Rambau - Malaysia  - wielrennen - cycling - radsport - cyclisme -  illustration - sfeer - illustratie  pictured during Tour de Langkawi 2016 - stage 6 from Putrajaya to Rambau - 147.6 km  - photo LB/RB/Cor Vos © 2016

Daily News Digest

by Matt de Neef

March 1, 2016


In today’s edition of the CT Daily News Digest: Jakub Mareczko wins a dramatic stage 6 at the Tour de Langkawi; Pro teams react angrily to moto incidents; Pierre Rolland – Tour de France is ‘primary objective’ in 2016 after fresh start; German rider Arnold Fiek survives 12-metre fall into lake during GP Lugano; Sepulveda out for three months after freak accident; Shimano announces 2017 road, mountain components; Your training questions answered with Dig Deep Coaching; Track bike tyre blowout; Tim Johnson’s historic Mount Washington ascent.

Rambau - Malaysia  - wielrennen - cycling - radsport - cyclisme -  Jakub Mareczko (Southeast - Venezuela)  pictured during Tour de Langkawi 2016 - stage 6 from Putrajaya to Rambau - 147.6 km  - photo LB/RB/Cor Vos © 2016

Jakub Mareczko wins a dramatic stage 6 at the Tour de Langkawi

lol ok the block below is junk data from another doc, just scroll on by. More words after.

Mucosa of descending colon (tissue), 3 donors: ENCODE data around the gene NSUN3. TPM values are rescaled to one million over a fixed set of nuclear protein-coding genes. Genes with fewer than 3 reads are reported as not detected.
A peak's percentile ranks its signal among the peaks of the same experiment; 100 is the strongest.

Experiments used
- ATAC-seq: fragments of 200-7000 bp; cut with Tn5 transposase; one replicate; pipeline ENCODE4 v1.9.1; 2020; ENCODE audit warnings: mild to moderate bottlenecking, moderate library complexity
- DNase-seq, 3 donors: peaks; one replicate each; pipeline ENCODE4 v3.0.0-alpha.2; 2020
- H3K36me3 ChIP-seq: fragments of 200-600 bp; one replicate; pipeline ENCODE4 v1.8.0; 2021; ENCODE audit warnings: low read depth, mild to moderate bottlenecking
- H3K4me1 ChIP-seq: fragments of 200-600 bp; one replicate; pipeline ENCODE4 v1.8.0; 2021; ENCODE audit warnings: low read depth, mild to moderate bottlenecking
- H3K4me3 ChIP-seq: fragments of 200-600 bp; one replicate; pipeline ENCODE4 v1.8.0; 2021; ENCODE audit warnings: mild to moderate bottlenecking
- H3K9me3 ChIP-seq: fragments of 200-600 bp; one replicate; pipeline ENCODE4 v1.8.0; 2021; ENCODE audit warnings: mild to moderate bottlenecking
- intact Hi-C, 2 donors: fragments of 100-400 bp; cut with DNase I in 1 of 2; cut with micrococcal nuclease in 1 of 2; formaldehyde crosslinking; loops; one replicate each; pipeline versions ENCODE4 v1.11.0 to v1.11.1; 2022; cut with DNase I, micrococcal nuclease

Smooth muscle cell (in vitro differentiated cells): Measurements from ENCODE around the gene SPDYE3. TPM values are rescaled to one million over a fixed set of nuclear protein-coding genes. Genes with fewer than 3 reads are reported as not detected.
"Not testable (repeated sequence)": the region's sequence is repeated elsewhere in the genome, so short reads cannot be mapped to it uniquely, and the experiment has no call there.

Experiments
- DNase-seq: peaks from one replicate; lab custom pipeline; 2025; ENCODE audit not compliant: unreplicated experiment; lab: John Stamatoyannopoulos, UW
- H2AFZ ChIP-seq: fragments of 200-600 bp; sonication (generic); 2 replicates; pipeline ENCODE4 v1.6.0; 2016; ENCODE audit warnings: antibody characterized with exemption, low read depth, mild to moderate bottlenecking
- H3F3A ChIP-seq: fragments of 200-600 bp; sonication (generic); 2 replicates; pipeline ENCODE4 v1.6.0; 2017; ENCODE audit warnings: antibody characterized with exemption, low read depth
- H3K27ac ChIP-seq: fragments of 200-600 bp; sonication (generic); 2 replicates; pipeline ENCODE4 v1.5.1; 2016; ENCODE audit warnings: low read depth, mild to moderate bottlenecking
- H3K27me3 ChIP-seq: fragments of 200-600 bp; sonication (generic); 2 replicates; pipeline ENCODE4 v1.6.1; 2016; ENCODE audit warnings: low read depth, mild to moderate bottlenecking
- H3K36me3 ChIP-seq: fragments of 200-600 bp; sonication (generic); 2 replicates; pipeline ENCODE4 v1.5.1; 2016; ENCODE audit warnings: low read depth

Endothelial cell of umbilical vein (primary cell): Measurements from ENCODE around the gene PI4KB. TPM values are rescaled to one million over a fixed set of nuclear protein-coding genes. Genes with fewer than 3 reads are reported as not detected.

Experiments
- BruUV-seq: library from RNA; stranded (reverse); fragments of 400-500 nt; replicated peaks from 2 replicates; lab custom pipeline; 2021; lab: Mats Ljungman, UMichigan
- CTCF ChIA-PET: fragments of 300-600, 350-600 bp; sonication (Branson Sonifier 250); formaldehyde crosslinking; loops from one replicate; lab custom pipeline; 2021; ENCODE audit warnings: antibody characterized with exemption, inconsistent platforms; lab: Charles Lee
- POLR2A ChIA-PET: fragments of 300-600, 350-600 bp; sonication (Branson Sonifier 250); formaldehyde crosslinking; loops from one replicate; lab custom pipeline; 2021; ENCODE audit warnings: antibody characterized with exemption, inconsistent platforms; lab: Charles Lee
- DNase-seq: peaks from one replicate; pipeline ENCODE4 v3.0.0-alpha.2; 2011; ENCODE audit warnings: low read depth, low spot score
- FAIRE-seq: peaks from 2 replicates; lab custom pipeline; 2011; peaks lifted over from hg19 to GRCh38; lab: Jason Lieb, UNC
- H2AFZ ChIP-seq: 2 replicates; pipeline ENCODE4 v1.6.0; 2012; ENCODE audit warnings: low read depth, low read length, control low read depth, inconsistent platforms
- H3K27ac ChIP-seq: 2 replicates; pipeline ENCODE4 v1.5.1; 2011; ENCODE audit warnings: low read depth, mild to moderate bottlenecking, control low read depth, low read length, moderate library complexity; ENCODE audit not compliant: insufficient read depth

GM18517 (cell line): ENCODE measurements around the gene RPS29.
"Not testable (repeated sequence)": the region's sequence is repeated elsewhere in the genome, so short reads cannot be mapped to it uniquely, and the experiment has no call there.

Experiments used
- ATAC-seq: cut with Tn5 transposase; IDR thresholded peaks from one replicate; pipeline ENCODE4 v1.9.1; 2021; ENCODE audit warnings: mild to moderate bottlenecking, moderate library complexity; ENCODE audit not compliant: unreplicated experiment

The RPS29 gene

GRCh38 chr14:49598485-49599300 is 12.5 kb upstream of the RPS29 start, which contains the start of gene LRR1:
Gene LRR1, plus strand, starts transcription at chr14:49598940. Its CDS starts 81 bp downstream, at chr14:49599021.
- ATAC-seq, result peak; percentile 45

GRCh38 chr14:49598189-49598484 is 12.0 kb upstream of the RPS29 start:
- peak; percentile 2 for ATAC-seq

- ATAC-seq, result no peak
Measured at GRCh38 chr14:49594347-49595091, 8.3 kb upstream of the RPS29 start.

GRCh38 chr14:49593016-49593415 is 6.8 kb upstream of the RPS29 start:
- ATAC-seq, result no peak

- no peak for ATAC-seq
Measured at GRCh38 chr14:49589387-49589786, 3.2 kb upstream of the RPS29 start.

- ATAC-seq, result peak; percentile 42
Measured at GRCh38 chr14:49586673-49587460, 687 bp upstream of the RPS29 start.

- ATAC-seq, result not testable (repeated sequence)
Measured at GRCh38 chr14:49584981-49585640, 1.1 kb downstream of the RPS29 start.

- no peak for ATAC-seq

by Matt de Neef

Italian Jakub Mareczko (Southeast-Venezuela) took victory on Monday’s stage 6 of the Tour de Langkawi, beating Juraj Sagan (Tinkoff) and Dylan Page (Roth) in the bunch sprint. But the real drama was unfolding behind the stage winner as overall leader Miguel Angel Lopez (Astana) fell foul of a mechanical that would see him slip down the general classification.

Dimension Data’s Reinardt Janse van Rensburg was the main beneficiary, moving from second on GC into the overall lead, after Lopez lost 35 seconds on the stage due to a broken wheel 6km from the finish. Lopez’s woes were compounded when he then rode off-course while trying to rejoin the race.

“I am really sorry for Lopez to lose the jersey in such a way,” said Janse van Rensburg. “It is not the nicest way to take the jersey. I was looking forward to a bit more of a battle for the jersey, but I guess it’s cycling.”